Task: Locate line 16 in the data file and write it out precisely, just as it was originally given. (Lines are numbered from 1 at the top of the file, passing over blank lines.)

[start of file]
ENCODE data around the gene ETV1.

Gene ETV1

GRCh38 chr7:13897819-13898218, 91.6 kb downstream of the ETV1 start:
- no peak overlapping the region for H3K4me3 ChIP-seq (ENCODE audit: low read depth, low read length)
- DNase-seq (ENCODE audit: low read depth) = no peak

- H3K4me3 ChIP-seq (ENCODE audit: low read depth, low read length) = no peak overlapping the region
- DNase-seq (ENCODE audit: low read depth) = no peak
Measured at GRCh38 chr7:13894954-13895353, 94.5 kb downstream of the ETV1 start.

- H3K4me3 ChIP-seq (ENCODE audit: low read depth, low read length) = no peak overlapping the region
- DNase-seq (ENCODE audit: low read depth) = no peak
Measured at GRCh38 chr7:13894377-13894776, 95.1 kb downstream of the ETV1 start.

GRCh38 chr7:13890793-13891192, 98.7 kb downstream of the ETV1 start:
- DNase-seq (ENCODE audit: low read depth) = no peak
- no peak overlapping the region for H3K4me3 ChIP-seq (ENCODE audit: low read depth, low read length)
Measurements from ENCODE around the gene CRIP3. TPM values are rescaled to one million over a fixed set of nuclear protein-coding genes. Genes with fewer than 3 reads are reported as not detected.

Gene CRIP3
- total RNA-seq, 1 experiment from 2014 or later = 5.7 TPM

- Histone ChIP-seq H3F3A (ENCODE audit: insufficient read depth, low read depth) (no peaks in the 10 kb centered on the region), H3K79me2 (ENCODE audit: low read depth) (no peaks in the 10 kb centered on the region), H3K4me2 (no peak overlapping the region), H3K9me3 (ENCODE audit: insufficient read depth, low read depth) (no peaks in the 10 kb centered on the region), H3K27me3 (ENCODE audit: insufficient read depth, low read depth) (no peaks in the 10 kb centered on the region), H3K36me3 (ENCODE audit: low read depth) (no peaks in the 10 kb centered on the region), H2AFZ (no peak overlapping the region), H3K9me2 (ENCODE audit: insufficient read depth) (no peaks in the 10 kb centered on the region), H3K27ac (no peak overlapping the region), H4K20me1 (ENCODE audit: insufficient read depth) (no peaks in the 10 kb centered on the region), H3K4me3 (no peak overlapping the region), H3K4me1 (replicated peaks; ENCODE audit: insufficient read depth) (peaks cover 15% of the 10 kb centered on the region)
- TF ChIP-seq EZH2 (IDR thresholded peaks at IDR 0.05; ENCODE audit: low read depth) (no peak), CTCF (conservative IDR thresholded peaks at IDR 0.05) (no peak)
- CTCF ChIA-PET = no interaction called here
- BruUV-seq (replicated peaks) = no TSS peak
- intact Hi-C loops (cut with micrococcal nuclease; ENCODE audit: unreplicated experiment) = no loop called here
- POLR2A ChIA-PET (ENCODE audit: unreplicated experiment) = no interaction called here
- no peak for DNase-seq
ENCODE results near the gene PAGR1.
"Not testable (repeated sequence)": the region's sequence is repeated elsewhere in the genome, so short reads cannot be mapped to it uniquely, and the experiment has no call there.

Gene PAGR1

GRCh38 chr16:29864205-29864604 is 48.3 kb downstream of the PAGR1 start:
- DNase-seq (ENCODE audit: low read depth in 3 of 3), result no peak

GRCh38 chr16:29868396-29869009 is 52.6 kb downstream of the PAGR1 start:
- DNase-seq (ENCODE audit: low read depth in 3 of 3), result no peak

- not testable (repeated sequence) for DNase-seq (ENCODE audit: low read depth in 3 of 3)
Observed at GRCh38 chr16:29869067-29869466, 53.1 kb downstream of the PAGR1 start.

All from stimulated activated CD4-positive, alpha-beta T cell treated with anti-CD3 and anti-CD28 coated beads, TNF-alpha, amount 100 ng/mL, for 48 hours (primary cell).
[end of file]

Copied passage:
Gene CRIP3